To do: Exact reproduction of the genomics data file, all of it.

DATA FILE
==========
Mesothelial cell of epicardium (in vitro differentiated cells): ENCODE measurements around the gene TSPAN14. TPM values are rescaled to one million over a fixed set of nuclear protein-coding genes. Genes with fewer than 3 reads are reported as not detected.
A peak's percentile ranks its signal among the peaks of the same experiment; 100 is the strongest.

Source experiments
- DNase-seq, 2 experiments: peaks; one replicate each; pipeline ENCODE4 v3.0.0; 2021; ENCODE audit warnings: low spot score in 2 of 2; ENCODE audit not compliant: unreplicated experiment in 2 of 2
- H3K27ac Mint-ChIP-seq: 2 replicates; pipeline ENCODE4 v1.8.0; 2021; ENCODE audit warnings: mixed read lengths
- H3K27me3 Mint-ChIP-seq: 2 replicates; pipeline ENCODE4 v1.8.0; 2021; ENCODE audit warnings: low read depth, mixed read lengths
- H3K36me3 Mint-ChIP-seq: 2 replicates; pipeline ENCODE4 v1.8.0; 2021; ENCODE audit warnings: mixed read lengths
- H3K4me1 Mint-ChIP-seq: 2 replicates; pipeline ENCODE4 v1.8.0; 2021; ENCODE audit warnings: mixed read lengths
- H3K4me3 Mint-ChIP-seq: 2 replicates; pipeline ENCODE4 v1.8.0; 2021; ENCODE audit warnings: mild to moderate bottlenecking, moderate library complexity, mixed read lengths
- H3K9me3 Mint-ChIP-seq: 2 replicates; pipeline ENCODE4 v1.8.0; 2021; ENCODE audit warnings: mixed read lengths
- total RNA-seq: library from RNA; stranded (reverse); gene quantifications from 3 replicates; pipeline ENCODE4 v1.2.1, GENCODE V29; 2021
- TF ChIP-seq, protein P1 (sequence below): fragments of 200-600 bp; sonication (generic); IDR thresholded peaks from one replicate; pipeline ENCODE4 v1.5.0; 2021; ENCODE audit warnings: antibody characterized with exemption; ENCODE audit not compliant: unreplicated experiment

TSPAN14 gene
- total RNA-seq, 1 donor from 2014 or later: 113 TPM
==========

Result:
Mesothelial cell of epicardium (in vitro differentiated cells): ENCODE measurements around the gene TSPAN14. TPM values are rescaled to one million over a fixed set of nuclear protein-coding genes. Genes with fewer than 3 reads are reported as not detected.
A peak's percentile ranks its signal among the peaks of the same experiment; 100 is the strongest.

Source experiments
- DNase-seq, 2 experiments: peaks; one replicate each; pipeline ENCODE4 v3.0.0; 2021; ENCODE audit warnings: low spot score in 2 of 2; ENCODE audit not compliant: unreplicated experiment in 2 of 2
- H3K27ac Mint-ChIP-seq: 2 replicates; pipeline ENCODE4 v1.8.0; 2021; ENCODE audit warnings: mixed read lengths
- H3K27me3 Mint-ChIP-seq: 2 replicates; pipeline ENCODE4 v1.8.0; 2021; ENCODE audit warnings: low read depth, mixed read lengths
- H3K36me3 Mint-ChIP-seq: 2 replicates; pipeline ENCODE4 v1.8.0; 2021; ENCODE audit warnings: mixed read lengths
- H3K4me1 Mint-ChIP-seq: 2 replicates; pipeline ENCODE4 v1.8.0; 2021; ENCODE audit warnings: mixed read lengths
- H3K4me3 Mint-ChIP-seq: 2 replicates; pipeline ENCODE4 v1.8.0; 2021; ENCODE audit warnings: mild to moderate bottlenecking, moderate library complexity, mixed read lengths
- H3K9me3 Mint-ChIP-seq: 2 replicates; pipeline ENCODE4 v1.8.0; 2021; ENCODE audit warnings: mixed read lengths
- total RNA-seq: library from RNA; stranded (reverse); gene quantifications from 3 replicates; pipeline ENCODE4 v1.2.1, GENCODE V29; 2021
- TF ChIP-seq, protein P1 (sequence below): fragments of 200-600 bp; sonication (generic); IDR thresholded peaks from one replicate; pipeline ENCODE4 v1.5.0; 2021; ENCODE audit warnings: antibody characterized with exemption; ENCODE audit not compliant: unreplicated experiment

TSPAN14 gene
- total RNA-seq, 1 donor from 2014 or later: 113 TPM